Came across this post by wargame designer Charles Vasey, who just designed Unhappy King Charles, on TOS and it really struck a chord. We had just been talking in a thread here about how wargame designers tend to get a little less stuck in ruts than euros because they make mechanics to actually do something, not just to be mechanics. And right out of Charles mouth:
"If I am reading people correctly they view rules like (for example) the subordination rules as chrome. I (on the other hand) view them as part of the historical background without which you would have a simpler game but one which bore little resemblance to the real thing. Without this "chrome" you have players building perfect armies under perfect commanders, something that never happened. This limitation arose from the realities of political power and wealth in England. The earl of Newcastle could raise large armies, I cannot see he would willingly hand them over to anyone else; hence the rule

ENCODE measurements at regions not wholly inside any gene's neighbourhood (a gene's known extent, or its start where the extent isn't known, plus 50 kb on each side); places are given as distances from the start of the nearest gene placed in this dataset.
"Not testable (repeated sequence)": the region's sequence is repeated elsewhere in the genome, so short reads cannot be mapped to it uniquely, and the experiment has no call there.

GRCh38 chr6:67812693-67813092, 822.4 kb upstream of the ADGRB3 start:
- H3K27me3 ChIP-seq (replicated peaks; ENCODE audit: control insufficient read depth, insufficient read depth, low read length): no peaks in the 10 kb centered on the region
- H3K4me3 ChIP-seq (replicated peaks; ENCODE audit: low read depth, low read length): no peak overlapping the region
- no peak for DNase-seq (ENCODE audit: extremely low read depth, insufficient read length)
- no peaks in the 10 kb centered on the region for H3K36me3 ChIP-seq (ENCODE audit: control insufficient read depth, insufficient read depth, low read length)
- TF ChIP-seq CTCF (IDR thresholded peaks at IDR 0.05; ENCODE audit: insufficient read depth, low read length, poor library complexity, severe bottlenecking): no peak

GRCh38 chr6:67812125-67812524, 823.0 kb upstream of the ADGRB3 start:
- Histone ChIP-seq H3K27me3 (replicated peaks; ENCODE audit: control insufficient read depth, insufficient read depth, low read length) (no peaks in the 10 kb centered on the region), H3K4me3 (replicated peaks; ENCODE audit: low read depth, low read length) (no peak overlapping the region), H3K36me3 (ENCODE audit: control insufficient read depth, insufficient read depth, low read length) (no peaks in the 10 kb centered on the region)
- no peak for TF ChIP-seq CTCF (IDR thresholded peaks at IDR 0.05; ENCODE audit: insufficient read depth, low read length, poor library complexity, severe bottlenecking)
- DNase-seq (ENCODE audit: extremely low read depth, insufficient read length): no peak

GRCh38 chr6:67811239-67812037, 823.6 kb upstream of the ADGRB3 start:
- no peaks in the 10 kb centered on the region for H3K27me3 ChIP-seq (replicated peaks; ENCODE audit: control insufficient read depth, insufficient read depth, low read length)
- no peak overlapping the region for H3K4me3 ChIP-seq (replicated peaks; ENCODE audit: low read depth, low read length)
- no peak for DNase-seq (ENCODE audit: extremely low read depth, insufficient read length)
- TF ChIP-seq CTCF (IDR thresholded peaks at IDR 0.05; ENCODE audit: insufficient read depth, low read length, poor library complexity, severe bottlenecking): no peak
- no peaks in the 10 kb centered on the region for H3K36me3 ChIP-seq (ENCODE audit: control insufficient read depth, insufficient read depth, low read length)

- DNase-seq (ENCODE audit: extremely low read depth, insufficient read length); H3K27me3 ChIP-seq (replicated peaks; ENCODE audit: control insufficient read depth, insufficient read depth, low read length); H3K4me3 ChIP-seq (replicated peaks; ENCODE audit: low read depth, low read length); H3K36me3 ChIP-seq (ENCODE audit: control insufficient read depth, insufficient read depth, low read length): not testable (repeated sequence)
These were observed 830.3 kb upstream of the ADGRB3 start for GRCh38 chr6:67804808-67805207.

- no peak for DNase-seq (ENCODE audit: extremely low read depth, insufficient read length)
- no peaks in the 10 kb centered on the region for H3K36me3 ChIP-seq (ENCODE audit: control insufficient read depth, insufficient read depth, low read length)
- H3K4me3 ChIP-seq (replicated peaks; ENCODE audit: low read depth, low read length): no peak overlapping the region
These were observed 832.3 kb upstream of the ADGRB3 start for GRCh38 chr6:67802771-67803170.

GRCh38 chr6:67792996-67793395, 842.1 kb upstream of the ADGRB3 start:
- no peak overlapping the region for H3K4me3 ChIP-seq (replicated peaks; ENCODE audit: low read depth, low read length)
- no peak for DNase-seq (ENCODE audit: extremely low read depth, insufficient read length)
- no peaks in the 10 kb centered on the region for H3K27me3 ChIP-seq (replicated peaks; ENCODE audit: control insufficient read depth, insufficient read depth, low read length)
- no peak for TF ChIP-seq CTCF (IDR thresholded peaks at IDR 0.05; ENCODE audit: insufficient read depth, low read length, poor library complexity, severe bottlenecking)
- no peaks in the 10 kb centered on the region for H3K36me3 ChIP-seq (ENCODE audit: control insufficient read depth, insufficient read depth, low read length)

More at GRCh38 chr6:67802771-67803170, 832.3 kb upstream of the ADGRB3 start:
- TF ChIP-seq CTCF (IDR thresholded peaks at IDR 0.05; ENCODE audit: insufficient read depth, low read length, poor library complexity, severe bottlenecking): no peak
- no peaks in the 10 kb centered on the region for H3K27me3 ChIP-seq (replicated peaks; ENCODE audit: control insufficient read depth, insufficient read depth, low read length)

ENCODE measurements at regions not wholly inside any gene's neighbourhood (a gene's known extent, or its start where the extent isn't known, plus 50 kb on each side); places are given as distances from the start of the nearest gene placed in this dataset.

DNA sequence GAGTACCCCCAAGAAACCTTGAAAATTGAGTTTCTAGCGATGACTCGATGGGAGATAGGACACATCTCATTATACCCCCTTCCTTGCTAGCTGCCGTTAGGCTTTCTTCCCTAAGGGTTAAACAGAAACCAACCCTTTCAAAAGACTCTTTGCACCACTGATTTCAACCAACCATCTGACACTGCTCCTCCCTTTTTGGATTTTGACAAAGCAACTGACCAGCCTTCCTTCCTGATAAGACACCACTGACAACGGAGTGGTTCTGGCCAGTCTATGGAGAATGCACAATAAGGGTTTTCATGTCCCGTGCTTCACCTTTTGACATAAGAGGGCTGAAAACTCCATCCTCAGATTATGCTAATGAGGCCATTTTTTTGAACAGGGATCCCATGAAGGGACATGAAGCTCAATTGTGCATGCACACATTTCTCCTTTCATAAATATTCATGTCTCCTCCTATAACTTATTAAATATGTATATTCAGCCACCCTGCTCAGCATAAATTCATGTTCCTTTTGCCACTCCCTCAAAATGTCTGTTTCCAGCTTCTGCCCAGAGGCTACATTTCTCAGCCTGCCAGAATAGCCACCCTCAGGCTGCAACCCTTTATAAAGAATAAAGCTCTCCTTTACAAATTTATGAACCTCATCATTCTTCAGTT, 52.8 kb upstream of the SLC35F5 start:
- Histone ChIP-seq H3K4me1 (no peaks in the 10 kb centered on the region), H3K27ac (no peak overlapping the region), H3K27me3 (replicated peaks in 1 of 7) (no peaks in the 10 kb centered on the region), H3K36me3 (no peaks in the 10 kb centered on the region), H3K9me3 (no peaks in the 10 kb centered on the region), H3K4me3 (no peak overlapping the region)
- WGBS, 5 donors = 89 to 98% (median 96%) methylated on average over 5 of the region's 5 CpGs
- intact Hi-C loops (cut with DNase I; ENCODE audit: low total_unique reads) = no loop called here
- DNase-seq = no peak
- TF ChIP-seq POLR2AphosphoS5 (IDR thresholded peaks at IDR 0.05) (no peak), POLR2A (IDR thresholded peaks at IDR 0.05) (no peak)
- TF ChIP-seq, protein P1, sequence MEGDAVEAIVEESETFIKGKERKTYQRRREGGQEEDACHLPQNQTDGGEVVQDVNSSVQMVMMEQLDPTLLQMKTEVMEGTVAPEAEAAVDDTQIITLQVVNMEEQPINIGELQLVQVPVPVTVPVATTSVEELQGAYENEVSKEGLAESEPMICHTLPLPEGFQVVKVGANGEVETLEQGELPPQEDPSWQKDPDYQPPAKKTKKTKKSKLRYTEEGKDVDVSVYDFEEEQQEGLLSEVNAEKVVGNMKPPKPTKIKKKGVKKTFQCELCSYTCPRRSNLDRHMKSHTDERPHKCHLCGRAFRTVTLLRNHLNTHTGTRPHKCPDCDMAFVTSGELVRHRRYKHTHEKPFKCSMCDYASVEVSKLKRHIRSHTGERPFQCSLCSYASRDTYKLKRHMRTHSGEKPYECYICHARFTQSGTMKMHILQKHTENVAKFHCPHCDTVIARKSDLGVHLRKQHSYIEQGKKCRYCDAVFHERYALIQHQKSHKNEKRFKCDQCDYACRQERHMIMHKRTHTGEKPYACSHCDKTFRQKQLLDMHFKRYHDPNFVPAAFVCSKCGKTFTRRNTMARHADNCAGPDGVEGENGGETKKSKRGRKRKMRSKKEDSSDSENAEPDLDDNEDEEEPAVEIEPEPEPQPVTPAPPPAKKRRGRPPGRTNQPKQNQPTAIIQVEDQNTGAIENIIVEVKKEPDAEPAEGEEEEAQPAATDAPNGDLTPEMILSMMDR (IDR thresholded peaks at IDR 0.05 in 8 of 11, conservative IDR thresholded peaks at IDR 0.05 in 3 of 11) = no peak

But I do see that for some folks leading the strange entities that were 17th century armies is going to be less fun than leading an army that does what you tell it. UKC is an attempt to be period-specific which has both good and bad results. I didn't want a bland one-system-fits-all approach."
I think this definitely illustrates the difference nicely. It's not surprising that coming at a problem with this attitude, trying to accomplish something, make the player feel some way, rather than just making a game that works, could make you more creative with your mechanics.